Gerrit van Honthorst is one of the leading masters of the 17th century Dutch painting. He was born in Utrecht in 1592 to a painter of tapestry cartoons. Essentially trained in the studio of Abraham Bloemaert, in 1610-12 he set for Rome and embraced the Baroque boom. Greatly influenced by the art of Caravaggio, he subscribed to the artist’s radical vision and adopted his revolutionary idiom. His great devotion to darkness and light earned him the title ‘Gherardo delle Notti’ or ‘Gerard of the nights’.
The play of light and darkness is very prominent in all of Honthorst’s paintings. Their function is not purely artistic as it is analytical in character. It penetrates into one’s intellectual, cultural, philosophical and spiritual being and arouses much speculation and contemplation. Unlike the gold flooded backgrounds of Medieval art, Honthrost’s baroque paintings stressed on ‘Divine Darkness’ as a mysterious medium of enlightening and strengthening faith. Darkness, according to his art, is fundamental for the attainment of spiritual perfection.
The absolute beauty of the play of light and shadow is gracefully expressed through today’s painting titled ‘The Childhood of Christ.’ To our extreme right stand two child-like angels with flowing drapery and fluffy wings. Their dreamy demeanour allures us to a higher realm while their little fingers direct us to the scene set before them.
Engulfed by shadows, to our left, stands the elderly Joseph. His wavy silver-white hair and lined forehead maps the journey of his life. And yet his gleaming eyes and sturdy hands waver not from work. With rolled up sleeves, Joseph dwells deep into midnight memories as he carves new ones with his robust tools.
FROM GOLGOTHA TO GLORY: ‘Transfiguration’ by Fra Angelico (1442)
The essence of today’s Gospel finds a deep rooted expression through the painting in consideration. It is titled ‘Transfiguration’ and executed by the fabulous Fra Angelico. The honorary epithet ‘Fra Angelico’ or ‘the Angelic Brother’ was attributed to the painter after his death in 1455. Baptised Guido di Piero, his love for Christ led him to enter the religious order of the Dominicans in 1420.
Vasari, the great author of the ‘Lives of Artists’ (1550), describes Angelico as a ‘simple and most holy man who painted with facility and piety.’ Vasari goes on to describe his saintly life stating, ‘Fra Angelico never set his hand to a brush without first saying a prayer. He never painted a crucifix without tears streaming down his cheeks. He befriended the poor and now is befriended by Heaven.’ Truth as these words hold, in 1982, Pope John Paul II proclaimed the beatification of this ‘Blessed’ painter, recognising him as the ‘Saint of all Artists.’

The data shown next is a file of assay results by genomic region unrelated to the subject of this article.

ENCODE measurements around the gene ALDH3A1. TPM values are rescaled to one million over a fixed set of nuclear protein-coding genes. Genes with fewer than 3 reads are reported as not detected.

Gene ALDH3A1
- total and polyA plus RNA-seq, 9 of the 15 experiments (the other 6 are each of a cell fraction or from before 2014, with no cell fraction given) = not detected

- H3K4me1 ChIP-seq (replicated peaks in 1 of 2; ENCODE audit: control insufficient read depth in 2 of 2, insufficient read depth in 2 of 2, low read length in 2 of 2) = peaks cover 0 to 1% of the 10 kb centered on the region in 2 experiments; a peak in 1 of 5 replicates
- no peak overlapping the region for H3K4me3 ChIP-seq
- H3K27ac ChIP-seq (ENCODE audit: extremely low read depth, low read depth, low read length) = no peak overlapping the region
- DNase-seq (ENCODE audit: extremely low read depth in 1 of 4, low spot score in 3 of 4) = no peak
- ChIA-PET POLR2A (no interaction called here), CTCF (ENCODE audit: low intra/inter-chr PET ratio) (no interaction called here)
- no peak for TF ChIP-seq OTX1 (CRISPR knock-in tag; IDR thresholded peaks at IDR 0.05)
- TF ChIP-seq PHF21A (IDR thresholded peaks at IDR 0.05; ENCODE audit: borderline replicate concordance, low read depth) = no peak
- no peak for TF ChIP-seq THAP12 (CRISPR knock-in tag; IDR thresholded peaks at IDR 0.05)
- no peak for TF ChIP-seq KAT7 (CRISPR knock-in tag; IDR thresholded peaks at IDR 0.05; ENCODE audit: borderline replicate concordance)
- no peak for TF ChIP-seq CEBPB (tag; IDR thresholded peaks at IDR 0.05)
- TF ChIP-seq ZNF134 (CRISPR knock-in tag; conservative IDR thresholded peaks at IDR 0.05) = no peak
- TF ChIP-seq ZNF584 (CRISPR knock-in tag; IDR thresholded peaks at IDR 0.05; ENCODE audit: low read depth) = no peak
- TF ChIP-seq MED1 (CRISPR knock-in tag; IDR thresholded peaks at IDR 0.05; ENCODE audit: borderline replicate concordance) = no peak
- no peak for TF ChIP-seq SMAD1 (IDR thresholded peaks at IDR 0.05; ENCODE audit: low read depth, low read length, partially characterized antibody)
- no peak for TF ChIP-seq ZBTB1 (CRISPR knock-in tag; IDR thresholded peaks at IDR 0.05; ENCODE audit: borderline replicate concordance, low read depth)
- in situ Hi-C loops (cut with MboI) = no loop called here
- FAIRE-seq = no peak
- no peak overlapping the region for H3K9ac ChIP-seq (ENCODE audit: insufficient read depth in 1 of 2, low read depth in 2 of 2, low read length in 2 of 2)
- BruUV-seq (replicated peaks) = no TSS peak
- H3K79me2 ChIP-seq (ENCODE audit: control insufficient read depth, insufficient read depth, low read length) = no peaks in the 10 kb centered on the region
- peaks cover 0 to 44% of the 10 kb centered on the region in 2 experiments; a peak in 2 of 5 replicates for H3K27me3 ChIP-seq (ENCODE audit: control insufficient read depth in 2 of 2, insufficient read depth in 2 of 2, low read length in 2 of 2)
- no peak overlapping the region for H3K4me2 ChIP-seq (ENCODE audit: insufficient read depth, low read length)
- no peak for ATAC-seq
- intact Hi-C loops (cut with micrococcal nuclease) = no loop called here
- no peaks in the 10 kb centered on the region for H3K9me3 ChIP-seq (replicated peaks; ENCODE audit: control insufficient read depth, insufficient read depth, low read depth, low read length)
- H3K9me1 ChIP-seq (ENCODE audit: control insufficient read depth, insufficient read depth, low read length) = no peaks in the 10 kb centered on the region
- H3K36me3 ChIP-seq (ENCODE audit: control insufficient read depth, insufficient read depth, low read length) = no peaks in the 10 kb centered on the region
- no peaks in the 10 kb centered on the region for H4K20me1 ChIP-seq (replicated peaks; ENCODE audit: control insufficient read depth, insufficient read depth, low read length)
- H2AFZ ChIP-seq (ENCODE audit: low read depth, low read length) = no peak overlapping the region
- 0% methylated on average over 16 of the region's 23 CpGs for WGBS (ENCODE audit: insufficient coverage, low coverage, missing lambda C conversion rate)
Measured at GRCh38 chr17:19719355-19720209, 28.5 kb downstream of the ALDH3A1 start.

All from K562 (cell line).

But where and when did it all begin? In 1435 Cosimo de Medici, the rich banker and Gonfalonier of Florence, donated a sumptuous amount to renovate the Dominican convent and the Church of San Marco. Fra Angelico was given the task to paint the altar piece and decorate the walls of the Church and of the Convent.
Of all the religious orders, the Dominicans attributed great consideration to visual images as mediums of prayers, meditation and study. The cell of each friar was furnished with not only a bed, desk and kneeler but also a contemplative fresco representing an episode from the Life of Christ. These paintings often depicted the Blessed Virgin Mary and Saint Dominic as prayerful and powerful witnesses to the Divine source of action.
Fr. Warner D'Souza is a Catholic priest of the Archdiocese of Bombay. He has served in the parishes of St Michael's, Mahim, St Paul's, Dadar East, Our Lady of Mount Carmel, Bandra and at present is the priest in charge of St Jude Church, Malad East. He is also the Director of the Archdiocesan Heritage Museum and is the co-ordinator of the Committee for the Promotion and Preservation of the Artistic and Historic Patrimony of the Church.